Environmentalists and voluntary organisations from all over the country plan to get together in the near future to protest against lacunae in the National Environment Tribunal Bill, which will be tabled in the monsoon session of Parliament. This decision was taken at the National Workshop on Human Rights, Environment and Law, held in Bangalore in May.
The Tribunal Bill framed by the Union ministry of environment and forests aims at developing a legal framework for establishing liability and compensation in incidents of pollution and environmental damage. It is a follow-up to the Rio summit that sought the development of national laws on the subject.
However, lawyer and green activist Kerban Anklesaria points out the proposed Bill suffers from grave defects "that will defeat its very purpose." He says the proposed Bill refers only to accident claims involving hazardous chemicals. Anklesaria insists the tribunal should deal with claims resulting from all sorts of environmental damage.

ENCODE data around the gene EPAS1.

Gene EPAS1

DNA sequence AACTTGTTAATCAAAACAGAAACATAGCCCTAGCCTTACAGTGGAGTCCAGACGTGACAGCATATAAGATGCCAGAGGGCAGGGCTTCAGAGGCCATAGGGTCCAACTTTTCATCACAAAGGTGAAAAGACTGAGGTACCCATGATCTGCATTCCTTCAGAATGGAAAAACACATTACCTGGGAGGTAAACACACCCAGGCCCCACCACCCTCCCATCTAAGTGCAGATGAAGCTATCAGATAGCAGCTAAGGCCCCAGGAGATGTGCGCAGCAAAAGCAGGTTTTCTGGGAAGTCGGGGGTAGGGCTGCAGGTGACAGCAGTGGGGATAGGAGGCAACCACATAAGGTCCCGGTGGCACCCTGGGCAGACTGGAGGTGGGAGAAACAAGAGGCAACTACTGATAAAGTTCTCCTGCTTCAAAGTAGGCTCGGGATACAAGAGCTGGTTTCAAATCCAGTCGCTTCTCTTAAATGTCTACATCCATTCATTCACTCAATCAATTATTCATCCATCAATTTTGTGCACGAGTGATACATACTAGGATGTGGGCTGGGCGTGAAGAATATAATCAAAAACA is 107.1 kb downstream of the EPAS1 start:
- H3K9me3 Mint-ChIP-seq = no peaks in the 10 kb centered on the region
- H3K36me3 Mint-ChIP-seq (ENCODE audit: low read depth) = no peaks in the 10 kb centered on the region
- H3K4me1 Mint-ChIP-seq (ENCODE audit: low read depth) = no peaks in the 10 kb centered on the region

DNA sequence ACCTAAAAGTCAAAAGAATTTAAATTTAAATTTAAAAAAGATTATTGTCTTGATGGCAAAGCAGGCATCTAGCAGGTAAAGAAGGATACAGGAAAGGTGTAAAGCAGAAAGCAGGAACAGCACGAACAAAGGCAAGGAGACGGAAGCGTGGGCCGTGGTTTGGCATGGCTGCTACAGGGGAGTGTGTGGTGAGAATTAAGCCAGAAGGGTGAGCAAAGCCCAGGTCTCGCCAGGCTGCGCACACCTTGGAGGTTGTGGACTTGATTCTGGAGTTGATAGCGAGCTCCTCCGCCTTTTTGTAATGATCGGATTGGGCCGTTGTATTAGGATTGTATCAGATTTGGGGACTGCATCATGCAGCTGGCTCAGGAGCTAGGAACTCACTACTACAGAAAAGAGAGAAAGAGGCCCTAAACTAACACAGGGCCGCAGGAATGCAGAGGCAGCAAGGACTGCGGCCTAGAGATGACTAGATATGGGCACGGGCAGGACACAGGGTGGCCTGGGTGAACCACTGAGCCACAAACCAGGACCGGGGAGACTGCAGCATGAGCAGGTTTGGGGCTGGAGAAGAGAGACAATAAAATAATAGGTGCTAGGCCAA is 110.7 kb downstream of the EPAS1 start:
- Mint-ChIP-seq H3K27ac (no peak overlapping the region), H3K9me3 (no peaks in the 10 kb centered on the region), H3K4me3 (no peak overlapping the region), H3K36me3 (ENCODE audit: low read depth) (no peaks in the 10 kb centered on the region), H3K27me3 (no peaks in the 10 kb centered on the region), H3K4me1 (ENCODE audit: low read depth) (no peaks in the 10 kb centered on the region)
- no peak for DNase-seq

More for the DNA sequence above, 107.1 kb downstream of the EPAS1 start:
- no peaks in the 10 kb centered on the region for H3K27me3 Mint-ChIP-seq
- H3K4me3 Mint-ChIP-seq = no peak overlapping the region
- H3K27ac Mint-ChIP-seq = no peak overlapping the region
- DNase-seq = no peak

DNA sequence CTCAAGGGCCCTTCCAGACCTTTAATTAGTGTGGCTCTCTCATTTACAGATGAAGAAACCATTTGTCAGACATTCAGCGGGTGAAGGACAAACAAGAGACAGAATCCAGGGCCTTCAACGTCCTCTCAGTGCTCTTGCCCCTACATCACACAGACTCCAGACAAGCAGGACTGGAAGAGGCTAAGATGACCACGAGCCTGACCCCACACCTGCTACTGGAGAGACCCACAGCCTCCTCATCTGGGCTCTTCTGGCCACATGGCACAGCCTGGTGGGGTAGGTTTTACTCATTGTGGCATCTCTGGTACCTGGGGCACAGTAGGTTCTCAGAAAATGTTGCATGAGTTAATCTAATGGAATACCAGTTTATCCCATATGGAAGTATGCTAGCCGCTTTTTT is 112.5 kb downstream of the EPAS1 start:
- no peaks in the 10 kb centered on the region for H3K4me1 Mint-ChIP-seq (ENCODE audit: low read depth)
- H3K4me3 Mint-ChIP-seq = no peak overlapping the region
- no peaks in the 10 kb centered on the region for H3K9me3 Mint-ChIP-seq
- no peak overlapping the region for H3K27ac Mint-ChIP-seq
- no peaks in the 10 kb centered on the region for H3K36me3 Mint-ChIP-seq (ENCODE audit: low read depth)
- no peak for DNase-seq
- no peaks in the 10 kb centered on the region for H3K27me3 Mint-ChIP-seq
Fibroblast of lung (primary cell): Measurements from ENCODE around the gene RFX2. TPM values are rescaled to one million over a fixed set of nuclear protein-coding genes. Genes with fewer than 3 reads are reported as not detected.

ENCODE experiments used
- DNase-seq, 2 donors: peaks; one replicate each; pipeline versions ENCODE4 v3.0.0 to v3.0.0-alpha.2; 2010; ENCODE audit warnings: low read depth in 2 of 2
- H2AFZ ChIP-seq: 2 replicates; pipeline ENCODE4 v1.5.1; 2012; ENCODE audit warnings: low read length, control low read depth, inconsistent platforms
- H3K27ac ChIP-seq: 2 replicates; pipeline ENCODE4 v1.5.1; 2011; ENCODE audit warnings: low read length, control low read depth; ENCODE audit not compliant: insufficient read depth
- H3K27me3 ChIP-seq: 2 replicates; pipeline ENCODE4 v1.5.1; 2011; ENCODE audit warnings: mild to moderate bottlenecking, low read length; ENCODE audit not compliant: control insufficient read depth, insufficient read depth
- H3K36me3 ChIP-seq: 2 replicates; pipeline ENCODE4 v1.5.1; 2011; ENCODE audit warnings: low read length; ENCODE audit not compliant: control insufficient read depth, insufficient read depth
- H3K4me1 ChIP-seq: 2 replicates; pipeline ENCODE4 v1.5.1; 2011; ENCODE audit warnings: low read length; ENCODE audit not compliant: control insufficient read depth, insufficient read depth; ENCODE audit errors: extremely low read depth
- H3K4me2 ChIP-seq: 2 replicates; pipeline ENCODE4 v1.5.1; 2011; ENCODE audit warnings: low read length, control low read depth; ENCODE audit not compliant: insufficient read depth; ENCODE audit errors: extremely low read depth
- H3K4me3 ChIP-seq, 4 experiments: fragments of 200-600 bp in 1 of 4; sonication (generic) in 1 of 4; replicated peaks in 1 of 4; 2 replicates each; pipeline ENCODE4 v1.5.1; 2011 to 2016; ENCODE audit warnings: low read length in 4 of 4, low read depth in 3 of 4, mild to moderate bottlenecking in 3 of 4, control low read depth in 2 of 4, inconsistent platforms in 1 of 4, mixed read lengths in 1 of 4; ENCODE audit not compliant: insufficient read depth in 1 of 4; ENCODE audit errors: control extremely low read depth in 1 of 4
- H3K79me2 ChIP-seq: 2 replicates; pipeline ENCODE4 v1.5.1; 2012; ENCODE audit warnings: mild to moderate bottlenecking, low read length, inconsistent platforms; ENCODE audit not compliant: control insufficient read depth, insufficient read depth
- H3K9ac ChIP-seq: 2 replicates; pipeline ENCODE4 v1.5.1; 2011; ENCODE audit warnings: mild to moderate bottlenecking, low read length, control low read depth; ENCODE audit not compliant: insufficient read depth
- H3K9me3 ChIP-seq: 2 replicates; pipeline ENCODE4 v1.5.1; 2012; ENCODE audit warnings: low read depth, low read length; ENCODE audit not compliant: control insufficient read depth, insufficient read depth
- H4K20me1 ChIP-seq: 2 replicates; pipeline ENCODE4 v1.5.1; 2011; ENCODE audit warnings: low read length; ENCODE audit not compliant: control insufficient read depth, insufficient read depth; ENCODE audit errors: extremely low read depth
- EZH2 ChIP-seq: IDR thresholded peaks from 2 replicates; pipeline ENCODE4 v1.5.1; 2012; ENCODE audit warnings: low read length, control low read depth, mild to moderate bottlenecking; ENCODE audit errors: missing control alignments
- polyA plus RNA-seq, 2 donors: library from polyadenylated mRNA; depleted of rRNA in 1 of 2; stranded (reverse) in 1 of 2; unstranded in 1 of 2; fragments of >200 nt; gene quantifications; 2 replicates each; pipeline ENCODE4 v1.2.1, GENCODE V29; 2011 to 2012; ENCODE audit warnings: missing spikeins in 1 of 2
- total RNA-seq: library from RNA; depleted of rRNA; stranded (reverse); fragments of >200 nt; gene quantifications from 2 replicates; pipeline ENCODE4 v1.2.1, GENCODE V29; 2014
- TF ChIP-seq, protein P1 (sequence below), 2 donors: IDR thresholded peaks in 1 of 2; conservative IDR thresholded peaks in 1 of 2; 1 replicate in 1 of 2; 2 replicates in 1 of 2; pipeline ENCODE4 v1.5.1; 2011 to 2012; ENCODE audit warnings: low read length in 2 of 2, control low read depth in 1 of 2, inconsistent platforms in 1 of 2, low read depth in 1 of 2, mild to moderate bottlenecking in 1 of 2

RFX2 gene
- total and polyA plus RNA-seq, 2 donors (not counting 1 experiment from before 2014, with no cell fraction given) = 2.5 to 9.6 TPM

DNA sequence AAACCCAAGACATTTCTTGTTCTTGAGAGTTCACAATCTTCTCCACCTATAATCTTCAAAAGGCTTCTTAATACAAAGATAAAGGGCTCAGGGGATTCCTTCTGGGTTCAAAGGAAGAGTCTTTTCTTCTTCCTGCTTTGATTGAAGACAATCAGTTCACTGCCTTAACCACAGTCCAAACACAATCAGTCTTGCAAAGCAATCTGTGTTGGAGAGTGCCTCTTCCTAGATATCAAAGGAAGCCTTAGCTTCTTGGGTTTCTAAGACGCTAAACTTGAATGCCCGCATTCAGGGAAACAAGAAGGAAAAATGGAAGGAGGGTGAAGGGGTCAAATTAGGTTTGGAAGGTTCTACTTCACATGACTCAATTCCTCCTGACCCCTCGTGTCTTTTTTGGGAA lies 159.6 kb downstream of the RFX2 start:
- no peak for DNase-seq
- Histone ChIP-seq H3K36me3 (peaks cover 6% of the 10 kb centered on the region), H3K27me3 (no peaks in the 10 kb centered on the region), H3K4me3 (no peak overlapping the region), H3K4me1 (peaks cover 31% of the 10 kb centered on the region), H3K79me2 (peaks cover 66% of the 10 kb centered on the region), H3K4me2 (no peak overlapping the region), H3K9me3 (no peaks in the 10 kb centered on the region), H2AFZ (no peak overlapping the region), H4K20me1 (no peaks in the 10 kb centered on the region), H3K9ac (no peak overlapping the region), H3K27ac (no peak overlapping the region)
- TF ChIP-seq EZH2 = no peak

Environmentalists demand the tribunal should also be empowered to hear cases of damage to life and property caused by other potential sources of environmental damage, such as dams, nuclear reactors and thermal power plants. They demand the tribunal's scope be extended to cover issues of relief and rehabilitation. In addition, green groups also find illogical the exemption of government organisations from liability.
But what really has got the environmentalists' proverbial goat is the proposed stipulation that the government will have the discretion to "recognise" environmental organisations that can file claims on behalf of affected people.
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